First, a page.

Aside from the lucrative international maritime trade, spices and flavor ingredients came in through age-old overland trade routes between the Far and Near East. Migration of diverse ethnic cultures at different times in history brought lasting culinary contributions as these peoples settled and became assimilated into the kingdom’s populace. Despite numerous foreign influences, Thai cooking developed on a course that firmly established itself as a distinct cuisine with its own unique combinations and balance of flavors. This development closely reflects the nature of the Thai people themselves, whose easy-going ways and adaptability to outside ideas combine with their resilient independent identity. Since the birth of the nation, Thai people have retained a special ability to hold on to their own unique, independent identity even as they accept and integrate foreign elements into their culture.

Chillies and Tomatoes

Chillies and Tomatoes

Thai cuisine continues to evolve today as the Thai love for variety challenges innovative chefs to experiment with ever-new ingredients from around the world, blending them with native herbs and spices to create dishes that still retain a quintessential Thainess. The cooking of ethnic minorities and of neighboring countries continues to exert tremendous influences. A large number of the ingredients used in Thai cooking have roots outside Southeast Asia, but have become fully assimilated into Thai cuisine and are indispensable in creating the flavor balances uniquely Thai.

A version of this article originally appeared in Kasma’s second book, Dancing Shrimp: Favorite Thai Recipes for Seafood.


Written by Kasma Loha-unchit, June 2009.

Sour Sausage Vendor (Wednesday Photo)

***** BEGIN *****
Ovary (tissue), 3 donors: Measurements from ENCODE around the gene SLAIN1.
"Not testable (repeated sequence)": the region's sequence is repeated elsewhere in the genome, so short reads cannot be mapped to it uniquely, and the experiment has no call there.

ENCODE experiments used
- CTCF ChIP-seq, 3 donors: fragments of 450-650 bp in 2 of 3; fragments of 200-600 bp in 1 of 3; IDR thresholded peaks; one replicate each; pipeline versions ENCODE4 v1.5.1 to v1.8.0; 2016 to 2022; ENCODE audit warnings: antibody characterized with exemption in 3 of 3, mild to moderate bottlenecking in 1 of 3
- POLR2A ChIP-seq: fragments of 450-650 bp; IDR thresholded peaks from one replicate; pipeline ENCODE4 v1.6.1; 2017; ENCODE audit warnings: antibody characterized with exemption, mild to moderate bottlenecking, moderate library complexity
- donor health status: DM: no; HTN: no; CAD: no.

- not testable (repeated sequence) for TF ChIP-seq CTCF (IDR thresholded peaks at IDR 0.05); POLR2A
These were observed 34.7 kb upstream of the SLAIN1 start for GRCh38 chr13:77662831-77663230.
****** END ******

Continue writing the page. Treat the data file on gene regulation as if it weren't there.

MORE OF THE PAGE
Michael Babcock, Wednesday, June 24th, 2009

On the Grill

Sour Sausage Vendor

Sour Sausage Vendor

This picture shows a common sight in Thailand – a street food vendor with a very basic set-up:  it can be relatively inexpensive to set up as a vendor. The picture was taken in front of a historical ruin in Ayuthaya.

Sour sausage, in this case, Stuffed Sour Sausage with Sticky Rice (Saigkrawk Naem) is a fairly common street food. It’s a simple recipe – ground pork, cooked rice and salt, mixed, stuffed and left out several days to ferment. The vendor also gives you a bag of condiments to be eaten with each bite of the sausage, typically peanuts, sliced ginger, whole Thai chillies (prik kee noo) – you bite off as much as you want – and often cabbage.

Kasma has blogged previously on street food: Delights of Thai Street Food. On our website, see One Soi’s Street Food Scene and Thai Fast Food: Crowded Sidewalks and Waterways.


The Wednesday Photo is a new picture  each week highlighting something of interest in Thailand. Click on the picture to see a larger version.

Bitter Melon, Chorizo and Egg

Michael Babcock, Saturday, June 20th, 2009

This recipe, Bitter Melon, Chorizo and Egg, is a variation on one of my very favorite recipes of all time – Bitter Melon and EggMara Pad Kai. Admittedly, bitter melon might be an acquired taste, although I’ve liked it from the start.

Bitter Melon

Bitter Melon

Generally, I don’t like the idea of “fusion” food – the word confusion springs readily to mind. I think cuisines are already fusion foods – they’ve been created from ingredients at hand and when new ingredients show up, the cuisine changes. We’ll have a blog post down the line by Kasma titled “Thai Food is Fusion Food.”

(Click on an image to see a larger version.)

Turning slightly translucent

Turning slightly translucent

I make the Bitter Melon and Egg recipe frequently and one day as I was getting out the ingredients to make it, I happened to see a package of chorizo sausage and decided to add it into the recipe and see how it went. The chorizo I most prefer is bought from The Fatted Calf. It is a Mexican style chorizo (loose sausage, like hamburger) made from pasture raised pork, organic garlic, red wine vinegar, organic herbs, sea salt and spices. It is very good. That’s what I used in the recipe.

Egg has just been added

Eggs have just been added

The recipe is simplicity itself. After cutting the bitter melon in half lengthwise and taking out the seeds, I cut it (diagonally) into slices. Before cooking I took the sausage out of the package and beat some eggs lightly. Then I heated up some lard in a wok (lard is a marvelous oil for stir-frying), cooked the bitter melon a bit until it began to turn a little bit translucent, added the chorizo and cooked it until the sausage was almost cooked, then added the eggs and cooked until done. From start to finish can be about 10 minutes. Serve over rice, if you want a starch, but with a good chorizo, the dish is good enough to eat by itself.